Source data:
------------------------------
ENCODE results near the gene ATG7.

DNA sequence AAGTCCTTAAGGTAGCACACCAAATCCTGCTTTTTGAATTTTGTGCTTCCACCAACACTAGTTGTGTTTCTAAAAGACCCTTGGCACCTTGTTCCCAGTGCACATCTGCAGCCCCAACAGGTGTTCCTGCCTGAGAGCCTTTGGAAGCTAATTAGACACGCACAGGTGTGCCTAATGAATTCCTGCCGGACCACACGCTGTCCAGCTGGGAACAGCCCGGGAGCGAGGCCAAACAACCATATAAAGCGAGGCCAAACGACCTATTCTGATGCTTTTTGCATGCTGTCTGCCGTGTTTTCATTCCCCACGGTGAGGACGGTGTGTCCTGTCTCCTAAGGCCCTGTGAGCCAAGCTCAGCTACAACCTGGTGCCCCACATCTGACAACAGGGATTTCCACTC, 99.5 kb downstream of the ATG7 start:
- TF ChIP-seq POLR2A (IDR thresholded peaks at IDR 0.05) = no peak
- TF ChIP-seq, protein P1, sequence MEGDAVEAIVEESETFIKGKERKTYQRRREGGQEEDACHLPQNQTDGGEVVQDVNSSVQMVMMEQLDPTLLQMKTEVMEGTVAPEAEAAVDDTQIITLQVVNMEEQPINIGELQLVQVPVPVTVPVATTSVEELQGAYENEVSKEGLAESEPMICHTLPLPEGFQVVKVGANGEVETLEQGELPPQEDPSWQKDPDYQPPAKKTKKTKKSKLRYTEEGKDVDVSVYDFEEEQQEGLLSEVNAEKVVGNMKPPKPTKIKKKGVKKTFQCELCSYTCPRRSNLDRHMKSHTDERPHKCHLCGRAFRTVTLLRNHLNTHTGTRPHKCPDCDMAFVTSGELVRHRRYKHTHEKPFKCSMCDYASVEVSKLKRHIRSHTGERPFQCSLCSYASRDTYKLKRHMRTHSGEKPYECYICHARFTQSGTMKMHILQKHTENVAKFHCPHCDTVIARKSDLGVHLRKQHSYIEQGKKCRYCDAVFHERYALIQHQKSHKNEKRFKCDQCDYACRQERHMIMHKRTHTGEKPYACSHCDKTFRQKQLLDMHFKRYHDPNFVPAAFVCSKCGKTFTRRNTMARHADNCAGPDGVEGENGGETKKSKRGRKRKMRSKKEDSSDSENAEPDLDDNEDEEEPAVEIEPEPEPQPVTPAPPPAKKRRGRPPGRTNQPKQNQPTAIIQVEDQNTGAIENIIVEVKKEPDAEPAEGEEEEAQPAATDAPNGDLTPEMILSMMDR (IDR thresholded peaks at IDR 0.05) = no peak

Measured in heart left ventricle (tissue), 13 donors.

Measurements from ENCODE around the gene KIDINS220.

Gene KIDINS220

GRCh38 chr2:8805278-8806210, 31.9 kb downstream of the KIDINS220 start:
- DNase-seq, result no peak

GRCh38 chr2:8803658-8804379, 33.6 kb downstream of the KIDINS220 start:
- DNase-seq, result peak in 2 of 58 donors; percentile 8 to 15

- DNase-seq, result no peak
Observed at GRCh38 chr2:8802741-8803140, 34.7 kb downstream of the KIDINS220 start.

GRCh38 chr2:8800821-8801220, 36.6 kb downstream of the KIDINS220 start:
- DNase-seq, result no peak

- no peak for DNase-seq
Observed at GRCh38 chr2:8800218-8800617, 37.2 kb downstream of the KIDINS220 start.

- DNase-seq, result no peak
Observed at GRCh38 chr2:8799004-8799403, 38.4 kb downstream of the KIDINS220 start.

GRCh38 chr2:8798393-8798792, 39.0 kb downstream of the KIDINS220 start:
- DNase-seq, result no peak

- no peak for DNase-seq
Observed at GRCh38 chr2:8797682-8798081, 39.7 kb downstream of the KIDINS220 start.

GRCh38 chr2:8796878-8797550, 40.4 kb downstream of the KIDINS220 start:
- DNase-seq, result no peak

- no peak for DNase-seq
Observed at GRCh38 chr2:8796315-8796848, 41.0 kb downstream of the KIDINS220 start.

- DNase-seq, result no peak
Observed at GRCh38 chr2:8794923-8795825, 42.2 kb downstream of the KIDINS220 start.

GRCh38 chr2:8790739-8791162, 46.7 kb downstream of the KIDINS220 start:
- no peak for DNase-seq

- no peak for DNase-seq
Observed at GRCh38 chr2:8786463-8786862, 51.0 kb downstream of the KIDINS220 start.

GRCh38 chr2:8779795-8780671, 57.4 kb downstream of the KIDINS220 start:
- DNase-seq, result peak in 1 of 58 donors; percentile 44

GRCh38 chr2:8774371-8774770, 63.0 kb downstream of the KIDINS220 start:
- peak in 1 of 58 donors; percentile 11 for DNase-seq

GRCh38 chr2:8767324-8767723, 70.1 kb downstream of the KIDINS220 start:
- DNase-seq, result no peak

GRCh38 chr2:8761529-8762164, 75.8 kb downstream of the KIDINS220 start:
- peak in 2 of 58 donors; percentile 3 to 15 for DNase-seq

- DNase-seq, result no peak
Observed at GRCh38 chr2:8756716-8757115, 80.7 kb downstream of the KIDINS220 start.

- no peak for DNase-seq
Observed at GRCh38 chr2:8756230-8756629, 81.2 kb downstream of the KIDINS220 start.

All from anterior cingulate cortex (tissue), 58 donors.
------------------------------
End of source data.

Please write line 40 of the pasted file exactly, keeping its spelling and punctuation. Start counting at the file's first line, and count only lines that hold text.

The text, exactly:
GRCh38 chr2:8761529-8762164, 75.8 kb downstream of the KIDINS220 start: